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A Texas university president banned drag and compared it to blackface. Students are taking the case to the Supreme Court

Texas AM University Flag Drag Queens Performing Benefit Show

The school’s religious president characterized drag shows as misogynistic and compared them to blackface performances.

A group of students in Texas has asked the U.S. Supreme Court to issue an injunction allowing them to hold a charity drag show later this month.

Represented by the Foundation for Individual Rights and Expression (FIRE), the LGBTQ+ student organization Spectrum WT and two of its leaders filed suit in federal court last April against West Texas A&M University and its president Walter Wendler.

The original lawsuit claims Wendler and the university violated the group’s First Amendment rights when it banned the group from holding a drag performance in March of 2023 to benefit The Trevor Project, which provides support for LGBTQ+ youth considering death by suicide.

In September a district court denied the group’s motion for an injunction. An appeal was filed, but oral arguments are not scheduled until April, meaning Spectrum WT would miss another scheduled performance.

FIRE said the student drag show is protected speech, and that the university president allowed his personal religious beliefs to improperly influence his decision to ban the drag show from university grounds and facilities.

“Whether it’s a fiery political speech, Bible study, or drag performance, the First Amendment protects student groups from public university administrators who want to silence speech simply because it offends them,” FIRE said in a statement announcing the emergency appeal. “Yet, that’s exactly what West Texas A&M University President Walter Wendler did last March, invoking his personal views to cancel student group Spectrum WT’s PG-13 drag show intended to raise funds and awareness for suicide prevention. Wendler declared ‘West Texas A&M will not host a drag show,’ and stated he did not care that ‘the law of the land appears to require’ him to let the show go on.”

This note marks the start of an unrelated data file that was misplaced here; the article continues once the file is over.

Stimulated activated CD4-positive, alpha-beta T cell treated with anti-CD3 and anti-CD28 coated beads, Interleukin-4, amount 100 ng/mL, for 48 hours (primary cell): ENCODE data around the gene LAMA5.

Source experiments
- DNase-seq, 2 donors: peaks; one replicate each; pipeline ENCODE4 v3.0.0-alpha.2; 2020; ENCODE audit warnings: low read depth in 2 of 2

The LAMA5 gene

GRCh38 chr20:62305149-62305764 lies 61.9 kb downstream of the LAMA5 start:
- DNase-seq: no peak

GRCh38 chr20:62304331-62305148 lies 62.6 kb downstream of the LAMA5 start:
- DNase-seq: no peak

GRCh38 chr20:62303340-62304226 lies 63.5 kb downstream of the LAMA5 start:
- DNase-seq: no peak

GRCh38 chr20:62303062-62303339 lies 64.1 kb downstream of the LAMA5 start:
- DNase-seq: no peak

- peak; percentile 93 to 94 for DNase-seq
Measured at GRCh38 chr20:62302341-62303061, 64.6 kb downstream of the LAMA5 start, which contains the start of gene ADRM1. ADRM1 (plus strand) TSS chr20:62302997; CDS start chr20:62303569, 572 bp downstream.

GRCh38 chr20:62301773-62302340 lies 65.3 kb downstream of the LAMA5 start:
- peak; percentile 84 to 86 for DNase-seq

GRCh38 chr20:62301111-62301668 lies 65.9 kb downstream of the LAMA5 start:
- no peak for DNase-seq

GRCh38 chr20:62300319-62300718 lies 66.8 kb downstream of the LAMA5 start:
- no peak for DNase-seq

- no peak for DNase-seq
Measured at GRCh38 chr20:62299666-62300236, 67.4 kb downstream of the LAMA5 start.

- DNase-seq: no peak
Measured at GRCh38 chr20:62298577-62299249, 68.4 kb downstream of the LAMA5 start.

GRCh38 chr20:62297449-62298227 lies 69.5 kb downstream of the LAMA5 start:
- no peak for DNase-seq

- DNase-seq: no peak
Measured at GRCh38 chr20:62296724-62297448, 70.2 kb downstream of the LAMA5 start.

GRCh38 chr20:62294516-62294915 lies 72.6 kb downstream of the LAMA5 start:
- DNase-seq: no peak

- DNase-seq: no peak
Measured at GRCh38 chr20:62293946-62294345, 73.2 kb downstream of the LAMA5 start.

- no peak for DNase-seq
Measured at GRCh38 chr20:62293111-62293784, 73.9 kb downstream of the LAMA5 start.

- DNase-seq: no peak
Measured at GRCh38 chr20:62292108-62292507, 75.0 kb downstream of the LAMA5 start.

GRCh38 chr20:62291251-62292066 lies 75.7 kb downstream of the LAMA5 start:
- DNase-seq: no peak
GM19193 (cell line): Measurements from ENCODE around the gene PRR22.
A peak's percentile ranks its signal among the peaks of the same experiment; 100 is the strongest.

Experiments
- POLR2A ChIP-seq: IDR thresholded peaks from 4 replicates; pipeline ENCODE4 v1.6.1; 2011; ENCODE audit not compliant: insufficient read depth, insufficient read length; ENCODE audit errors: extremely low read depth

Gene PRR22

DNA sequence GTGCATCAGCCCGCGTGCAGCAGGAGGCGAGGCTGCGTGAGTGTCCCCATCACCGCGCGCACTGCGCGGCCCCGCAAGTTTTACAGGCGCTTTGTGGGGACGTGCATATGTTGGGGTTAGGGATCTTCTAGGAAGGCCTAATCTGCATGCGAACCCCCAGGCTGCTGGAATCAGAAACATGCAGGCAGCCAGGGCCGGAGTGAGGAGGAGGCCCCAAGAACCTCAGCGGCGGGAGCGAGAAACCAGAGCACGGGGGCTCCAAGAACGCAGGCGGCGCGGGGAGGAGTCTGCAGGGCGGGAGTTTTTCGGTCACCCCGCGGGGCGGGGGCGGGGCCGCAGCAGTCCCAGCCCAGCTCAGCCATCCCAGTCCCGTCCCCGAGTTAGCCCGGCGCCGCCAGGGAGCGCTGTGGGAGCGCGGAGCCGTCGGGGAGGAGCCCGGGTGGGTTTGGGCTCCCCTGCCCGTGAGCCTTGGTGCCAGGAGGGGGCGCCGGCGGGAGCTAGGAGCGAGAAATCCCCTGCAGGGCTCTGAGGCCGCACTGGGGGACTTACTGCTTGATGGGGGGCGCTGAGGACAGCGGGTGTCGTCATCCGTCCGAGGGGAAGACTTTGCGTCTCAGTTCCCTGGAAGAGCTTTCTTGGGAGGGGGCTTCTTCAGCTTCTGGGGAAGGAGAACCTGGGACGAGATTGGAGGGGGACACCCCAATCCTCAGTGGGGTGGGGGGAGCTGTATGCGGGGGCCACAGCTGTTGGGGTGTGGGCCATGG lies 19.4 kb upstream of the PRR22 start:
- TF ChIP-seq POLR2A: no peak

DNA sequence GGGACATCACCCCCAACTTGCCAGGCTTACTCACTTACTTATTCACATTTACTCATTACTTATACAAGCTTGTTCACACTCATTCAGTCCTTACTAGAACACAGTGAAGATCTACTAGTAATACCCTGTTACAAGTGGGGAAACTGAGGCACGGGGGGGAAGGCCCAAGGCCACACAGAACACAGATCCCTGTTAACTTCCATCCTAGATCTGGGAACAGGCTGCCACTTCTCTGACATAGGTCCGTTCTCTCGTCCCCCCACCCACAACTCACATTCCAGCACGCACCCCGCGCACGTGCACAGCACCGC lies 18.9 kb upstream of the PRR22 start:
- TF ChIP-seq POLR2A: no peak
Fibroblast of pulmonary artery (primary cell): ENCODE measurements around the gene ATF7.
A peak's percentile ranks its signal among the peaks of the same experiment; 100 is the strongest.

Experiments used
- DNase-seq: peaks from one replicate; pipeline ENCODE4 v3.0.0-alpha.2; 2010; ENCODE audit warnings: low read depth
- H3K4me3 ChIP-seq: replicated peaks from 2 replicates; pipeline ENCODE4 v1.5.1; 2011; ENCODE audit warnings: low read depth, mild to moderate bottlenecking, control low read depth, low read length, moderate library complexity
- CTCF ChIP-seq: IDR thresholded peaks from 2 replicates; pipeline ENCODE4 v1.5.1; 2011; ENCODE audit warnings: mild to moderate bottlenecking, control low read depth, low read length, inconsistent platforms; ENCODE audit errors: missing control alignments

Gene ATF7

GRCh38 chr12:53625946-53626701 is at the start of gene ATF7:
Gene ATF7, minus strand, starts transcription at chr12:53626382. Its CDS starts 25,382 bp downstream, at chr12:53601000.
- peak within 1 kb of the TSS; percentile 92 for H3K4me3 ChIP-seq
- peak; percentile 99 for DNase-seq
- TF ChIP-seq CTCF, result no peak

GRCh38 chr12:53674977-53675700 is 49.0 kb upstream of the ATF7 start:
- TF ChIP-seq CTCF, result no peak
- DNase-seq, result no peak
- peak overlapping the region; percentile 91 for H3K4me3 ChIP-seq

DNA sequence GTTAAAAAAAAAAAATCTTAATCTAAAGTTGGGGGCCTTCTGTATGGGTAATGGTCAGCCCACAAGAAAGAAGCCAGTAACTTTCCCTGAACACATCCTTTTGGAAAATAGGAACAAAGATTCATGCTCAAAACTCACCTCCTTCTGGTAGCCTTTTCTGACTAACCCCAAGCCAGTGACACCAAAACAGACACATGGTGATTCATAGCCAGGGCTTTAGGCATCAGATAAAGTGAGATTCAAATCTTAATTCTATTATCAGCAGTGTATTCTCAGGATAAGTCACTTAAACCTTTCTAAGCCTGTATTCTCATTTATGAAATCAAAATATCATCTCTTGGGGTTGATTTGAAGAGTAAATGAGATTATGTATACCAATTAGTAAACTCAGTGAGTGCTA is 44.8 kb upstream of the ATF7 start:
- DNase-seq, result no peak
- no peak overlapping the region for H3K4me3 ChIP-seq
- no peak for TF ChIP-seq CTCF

In a blog post explaining his decision, Wendler attacked drag shows in general as misogynistic and demeaning to women.

“Does a drag show preserve a single thread of human dignity? I think not,” Wendler wrote at the time. “As a performance exaggerating aspects of womanhood (sexuality, femininity, gender), drag shows stereotype women in cartoon-like extremes for the amusement of others and discriminate against womanhood. Any event which diminishes an individual or group through such representation is wrong.”

Wendler then applied the plaintiffs’ free speech argument to students performing a racially offensive show.

“I would not support ‘blackface’ performances on our campus, even if told the performance is a form of free speech or intended as humor. It is wrong,” Wendler wrote in his post. “I do not support any show, performance or artistic expression which denigrates others—in this case, women—for any reason.”

Wendler did have nothing but praise for The Trevor Project and its goals, describing support for the group as “a good idea.” His advice to students, however, was to “skip the show and send the dough” directly to the group.

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